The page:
No ifs, no buts, everyone loves a Mk2 Escort. Whether your passion for Ford’s mid ’70s mid range star stems from childhood memories watching the likes of Ari Vatanen and Roger Clark’s giant killing in the British woods, formative years spent tinkering with Pintos and Crossflows, or merely an appreciation of a damn fun car, the Mk2 is a fully paid up British automotive icon.

The Escort as it was delivered to us, complete with mildly tuned Pinto, basic track modification…and some highly suspect arches.

The only downside to build a car like the Mk2 Escort, at least from a Retropower perspective, is how best to set about spinning a unique slant on it, particularly as so many have been so creatively modified over the years. This was the (pleasing) challenge which greeted us when the time came to build a Mk2 for Leo, though we could at least begin with a running car in a fairly solid condition – at least that’s what we initially believed.

Expanding foam – it’s not just for houses anymore, apparently!

The traditional Retropower strip-down soon revealed the Escort to be hiding a little more in terms of rot than it would initially have had us believe, with the inner arches in a particular bad way, largely as expanding foam had been used to hold them to the body! Shot-blasting gave rust nowhere to hide however, and it wasn’t too long before we were able to begin adding fresh steel where required. A fresh coat of Ford Signal Orange was then added alongside a set of 1600 Sport decals.

Craning the C20XE and Type 9 assembly into position

More engines have been slung into the noses of Mk2 Escorts that pretty much any comparable classic car so actually doing something totally unique was both tricky and unnecessary, which is why we ended up selecting the C20XE, or the ‘Redtop’ as it’s almost universally known. We eventually gave said motor a complete strip-down and rebuild, adding a set of Jenvey direct to head throttle bodies and DTA ‘standalone’ management at the same time, additions which eventually saw peak power rise to a potent 220bhp – plenty in a car of this nature.

Said power output was routed through a rebuilt Type 9 gearbox, with a five-linked Atlas axle mounted at the rear of the car.

Fuel starvation while cornering at speed? Not a problem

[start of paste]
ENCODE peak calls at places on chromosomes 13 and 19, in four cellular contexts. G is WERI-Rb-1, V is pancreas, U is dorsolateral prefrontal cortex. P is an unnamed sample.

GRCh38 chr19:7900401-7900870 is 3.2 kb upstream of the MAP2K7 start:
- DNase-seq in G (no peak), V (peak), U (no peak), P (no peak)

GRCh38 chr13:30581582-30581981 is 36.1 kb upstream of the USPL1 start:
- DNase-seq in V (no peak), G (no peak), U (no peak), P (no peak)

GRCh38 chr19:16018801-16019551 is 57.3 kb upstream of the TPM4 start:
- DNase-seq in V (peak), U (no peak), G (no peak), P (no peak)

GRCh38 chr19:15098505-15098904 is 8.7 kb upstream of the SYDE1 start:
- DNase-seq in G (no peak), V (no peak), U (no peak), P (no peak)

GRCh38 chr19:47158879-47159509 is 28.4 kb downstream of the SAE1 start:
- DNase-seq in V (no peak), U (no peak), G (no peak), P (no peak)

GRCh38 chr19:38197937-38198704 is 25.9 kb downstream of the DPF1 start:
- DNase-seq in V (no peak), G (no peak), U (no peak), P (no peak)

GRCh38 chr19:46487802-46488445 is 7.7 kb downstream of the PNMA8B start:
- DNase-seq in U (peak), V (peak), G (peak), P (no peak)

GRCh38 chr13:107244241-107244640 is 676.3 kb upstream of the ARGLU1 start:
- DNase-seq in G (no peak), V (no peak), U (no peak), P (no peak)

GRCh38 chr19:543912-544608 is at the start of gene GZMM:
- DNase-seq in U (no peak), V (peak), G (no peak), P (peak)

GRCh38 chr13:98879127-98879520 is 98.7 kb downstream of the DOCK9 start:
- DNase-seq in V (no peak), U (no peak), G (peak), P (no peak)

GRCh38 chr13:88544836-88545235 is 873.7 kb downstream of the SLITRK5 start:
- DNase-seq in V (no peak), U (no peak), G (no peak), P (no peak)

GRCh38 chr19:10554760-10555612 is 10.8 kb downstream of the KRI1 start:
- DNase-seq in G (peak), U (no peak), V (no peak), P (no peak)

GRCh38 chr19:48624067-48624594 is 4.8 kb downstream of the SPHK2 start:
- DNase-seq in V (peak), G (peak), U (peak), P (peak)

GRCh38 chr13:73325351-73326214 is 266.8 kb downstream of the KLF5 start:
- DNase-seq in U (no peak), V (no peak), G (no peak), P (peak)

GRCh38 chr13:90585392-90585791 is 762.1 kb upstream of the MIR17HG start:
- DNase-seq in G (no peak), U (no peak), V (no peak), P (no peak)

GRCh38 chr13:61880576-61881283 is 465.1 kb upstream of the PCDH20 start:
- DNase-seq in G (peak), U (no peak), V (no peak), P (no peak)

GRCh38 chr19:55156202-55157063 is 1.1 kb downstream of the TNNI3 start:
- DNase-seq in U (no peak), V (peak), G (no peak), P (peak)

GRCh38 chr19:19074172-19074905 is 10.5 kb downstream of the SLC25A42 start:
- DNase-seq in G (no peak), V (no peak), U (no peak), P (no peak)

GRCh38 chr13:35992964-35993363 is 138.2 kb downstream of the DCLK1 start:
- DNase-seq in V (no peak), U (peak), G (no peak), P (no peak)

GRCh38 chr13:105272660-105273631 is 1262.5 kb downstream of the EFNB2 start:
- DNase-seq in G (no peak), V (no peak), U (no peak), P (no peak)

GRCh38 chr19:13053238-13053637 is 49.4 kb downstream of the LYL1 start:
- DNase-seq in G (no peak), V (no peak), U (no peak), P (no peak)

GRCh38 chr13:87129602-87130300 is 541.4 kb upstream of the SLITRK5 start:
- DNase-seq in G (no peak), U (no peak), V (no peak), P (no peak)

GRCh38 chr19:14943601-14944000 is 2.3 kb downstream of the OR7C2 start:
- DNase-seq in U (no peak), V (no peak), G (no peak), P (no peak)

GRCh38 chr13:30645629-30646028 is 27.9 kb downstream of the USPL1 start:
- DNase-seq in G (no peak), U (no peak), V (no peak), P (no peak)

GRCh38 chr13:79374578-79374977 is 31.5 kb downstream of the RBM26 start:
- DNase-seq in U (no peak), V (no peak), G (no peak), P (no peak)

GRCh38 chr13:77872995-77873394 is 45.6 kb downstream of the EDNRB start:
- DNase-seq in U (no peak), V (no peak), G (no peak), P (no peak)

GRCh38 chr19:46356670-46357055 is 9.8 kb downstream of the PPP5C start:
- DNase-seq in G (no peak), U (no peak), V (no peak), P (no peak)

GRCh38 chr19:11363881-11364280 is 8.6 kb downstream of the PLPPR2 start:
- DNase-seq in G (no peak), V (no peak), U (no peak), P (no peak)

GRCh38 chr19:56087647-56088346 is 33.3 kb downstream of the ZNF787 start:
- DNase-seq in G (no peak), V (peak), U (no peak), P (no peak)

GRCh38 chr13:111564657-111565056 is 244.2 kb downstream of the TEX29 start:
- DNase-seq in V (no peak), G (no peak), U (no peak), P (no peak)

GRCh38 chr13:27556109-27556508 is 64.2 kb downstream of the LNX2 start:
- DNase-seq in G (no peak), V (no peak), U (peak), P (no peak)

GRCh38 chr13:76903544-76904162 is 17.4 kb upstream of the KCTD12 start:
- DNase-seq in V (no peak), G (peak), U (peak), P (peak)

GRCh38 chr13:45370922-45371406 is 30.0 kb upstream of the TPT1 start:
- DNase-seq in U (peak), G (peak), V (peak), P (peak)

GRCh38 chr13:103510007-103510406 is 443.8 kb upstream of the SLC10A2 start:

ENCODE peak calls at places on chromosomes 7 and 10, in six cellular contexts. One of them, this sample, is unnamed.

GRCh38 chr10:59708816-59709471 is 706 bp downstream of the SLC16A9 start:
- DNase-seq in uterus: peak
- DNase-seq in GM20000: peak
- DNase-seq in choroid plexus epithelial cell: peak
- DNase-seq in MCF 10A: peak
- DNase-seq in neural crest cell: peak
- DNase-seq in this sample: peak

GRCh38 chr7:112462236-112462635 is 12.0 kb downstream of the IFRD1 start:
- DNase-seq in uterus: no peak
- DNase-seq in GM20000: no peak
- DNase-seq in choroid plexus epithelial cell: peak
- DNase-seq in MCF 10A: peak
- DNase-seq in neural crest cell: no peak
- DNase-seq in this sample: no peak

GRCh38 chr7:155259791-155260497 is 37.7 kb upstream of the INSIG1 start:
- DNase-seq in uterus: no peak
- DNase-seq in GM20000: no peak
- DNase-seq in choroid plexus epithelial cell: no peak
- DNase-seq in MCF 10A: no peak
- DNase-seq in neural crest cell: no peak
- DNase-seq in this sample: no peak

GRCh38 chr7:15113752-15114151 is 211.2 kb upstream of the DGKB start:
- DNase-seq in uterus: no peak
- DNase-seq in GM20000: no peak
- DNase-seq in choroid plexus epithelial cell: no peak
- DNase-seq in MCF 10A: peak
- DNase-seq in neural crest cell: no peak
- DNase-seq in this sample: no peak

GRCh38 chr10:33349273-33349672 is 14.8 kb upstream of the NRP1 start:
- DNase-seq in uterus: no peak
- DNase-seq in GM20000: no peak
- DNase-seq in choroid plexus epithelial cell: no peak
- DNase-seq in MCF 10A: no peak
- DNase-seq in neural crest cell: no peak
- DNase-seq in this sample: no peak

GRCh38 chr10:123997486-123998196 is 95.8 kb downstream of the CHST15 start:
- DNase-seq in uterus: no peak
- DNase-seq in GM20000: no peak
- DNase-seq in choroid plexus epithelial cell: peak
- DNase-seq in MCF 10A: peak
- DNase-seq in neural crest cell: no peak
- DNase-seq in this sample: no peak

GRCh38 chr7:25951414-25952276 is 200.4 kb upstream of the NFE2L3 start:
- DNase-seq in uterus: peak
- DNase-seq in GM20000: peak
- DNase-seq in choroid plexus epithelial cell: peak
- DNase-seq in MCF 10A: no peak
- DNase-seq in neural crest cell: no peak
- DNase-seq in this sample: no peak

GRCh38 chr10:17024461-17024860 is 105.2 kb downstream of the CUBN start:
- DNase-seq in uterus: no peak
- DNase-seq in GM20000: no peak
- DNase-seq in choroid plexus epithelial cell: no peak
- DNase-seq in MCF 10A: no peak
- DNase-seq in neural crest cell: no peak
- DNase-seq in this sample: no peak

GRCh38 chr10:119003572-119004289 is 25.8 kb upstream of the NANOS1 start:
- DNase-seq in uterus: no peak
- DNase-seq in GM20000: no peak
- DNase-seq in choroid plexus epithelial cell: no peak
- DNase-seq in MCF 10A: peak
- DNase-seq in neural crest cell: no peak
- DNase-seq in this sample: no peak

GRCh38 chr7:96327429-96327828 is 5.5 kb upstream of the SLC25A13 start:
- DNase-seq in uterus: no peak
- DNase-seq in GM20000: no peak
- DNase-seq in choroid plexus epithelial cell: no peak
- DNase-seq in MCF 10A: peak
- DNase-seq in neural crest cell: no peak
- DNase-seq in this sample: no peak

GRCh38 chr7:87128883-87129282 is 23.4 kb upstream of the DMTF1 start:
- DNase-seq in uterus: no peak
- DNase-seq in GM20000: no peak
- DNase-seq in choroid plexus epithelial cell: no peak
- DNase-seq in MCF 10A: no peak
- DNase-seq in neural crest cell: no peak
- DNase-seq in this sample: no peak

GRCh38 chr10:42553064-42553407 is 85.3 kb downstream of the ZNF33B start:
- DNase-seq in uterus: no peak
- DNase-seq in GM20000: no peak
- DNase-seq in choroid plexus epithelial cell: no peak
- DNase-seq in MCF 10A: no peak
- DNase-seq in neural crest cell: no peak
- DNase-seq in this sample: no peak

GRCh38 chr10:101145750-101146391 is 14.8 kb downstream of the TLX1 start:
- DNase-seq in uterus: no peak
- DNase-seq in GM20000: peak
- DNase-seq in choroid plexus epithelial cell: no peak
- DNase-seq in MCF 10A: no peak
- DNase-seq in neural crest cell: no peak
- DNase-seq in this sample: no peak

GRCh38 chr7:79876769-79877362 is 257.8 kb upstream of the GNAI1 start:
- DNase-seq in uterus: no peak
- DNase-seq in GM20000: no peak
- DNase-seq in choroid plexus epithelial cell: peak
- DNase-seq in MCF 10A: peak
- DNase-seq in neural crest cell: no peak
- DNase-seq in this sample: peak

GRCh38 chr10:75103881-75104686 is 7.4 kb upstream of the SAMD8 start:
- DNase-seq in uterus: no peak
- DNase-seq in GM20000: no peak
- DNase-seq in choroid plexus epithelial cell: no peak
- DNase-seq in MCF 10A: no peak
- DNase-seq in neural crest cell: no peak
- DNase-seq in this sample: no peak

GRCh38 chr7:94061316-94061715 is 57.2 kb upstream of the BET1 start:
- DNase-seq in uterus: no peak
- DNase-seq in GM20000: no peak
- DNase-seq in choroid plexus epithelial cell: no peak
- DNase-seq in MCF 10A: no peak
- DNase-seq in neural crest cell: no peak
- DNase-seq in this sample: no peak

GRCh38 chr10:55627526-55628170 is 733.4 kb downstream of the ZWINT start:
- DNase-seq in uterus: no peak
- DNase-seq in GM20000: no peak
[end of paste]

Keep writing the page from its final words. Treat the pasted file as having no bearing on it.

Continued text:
The fuel system already in situ was never going to be up to the task of keeping the thirsty XE well fed with fuel, which was a concern, particularly given the car’s intended, track-based usage. We therefore came to the conclusion that a comprehensively overhauled setup was required, hence the alloy tank now mounted in the boot, alongside a Bosch 044 pump and associated braided lines.

Stopping promptly is a valuable trait in any car, all the more so if it’s destined for the odd track day or B-road hammering

The Escort’s chassis also received some TLC in readiness for a life spent cutting apexes and late braking, hence the decision to plump for Bilstein Group 4 compression struts at front and Bilstein coilovers at the rear, plus AP brake kits fore and aft.

Functional, simple and lightweight, precisely what you want in a track car’s interior

As for the interior, well we worked with Leo to devise a functional yet effective arrangement, one centred around Sparco bucket seats and braces, a bolt-in roll-cage and various other safety measures. We also flocked the dash to help reduce glare, re-mounted the fuse box in a custom centre console panel, added one of SPA’s ‘kit dashes’ and fitted carbon fibre inserts to both the front doors and rear three-quarters.


The results of all this work speak for themselves, with the Escort proving to be among the most consistently popular of all Retropower projects. It might not have a unique engine configuration or lashings of custom fabrication, but there can be no denying that it all works.



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